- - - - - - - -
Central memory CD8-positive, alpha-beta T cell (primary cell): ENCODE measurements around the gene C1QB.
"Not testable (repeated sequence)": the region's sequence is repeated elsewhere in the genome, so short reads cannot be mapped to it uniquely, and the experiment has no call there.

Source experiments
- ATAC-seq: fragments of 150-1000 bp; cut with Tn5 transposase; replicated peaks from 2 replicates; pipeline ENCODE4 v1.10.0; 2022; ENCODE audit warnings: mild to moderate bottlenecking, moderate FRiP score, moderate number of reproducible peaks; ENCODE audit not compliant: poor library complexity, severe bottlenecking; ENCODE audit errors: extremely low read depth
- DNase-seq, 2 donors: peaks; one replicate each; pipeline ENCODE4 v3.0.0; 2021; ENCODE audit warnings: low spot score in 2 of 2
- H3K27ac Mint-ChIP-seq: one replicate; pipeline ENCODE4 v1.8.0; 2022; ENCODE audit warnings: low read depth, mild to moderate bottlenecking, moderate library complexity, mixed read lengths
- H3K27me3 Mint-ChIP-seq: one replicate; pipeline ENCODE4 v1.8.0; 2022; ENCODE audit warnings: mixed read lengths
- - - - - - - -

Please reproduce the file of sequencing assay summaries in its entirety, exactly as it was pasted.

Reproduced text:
Central memory CD8-positive, alpha-beta T cell (primary cell): ENCODE measurements around the gene C1QB.
"Not testable (repeated sequence)": the region's sequence is repeated elsewhere in the genome, so short reads cannot be mapped to it uniquely, and the experiment has no call there.

Source experiments
- ATAC-seq: fragments of 150-1000 bp; cut with Tn5 transposase; replicated peaks from 2 replicates; pipeline ENCODE4 v1.10.0; 2022; ENCODE audit warnings: mild to moderate bottlenecking, moderate FRiP score, moderate number of reproducible peaks; ENCODE audit not compliant: poor library complexity, severe bottlenecking; ENCODE audit errors: extremely low read depth
- DNase-seq, 2 donors: peaks; one replicate each; pipeline ENCODE4 v3.0.0; 2021; ENCODE audit warnings: low spot score in 2 of 2
- H3K27ac Mint-ChIP-seq: one replicate; pipeline ENCODE4 v1.8.0; 2022; ENCODE audit warnings: low read depth, mild to moderate bottlenecking, moderate library complexity, mixed read lengths
- H3K27me3 Mint-ChIP-seq: one replicate; pipeline ENCODE4 v1.8.0; 2022; ENCODE audit warnings: mixed read lengths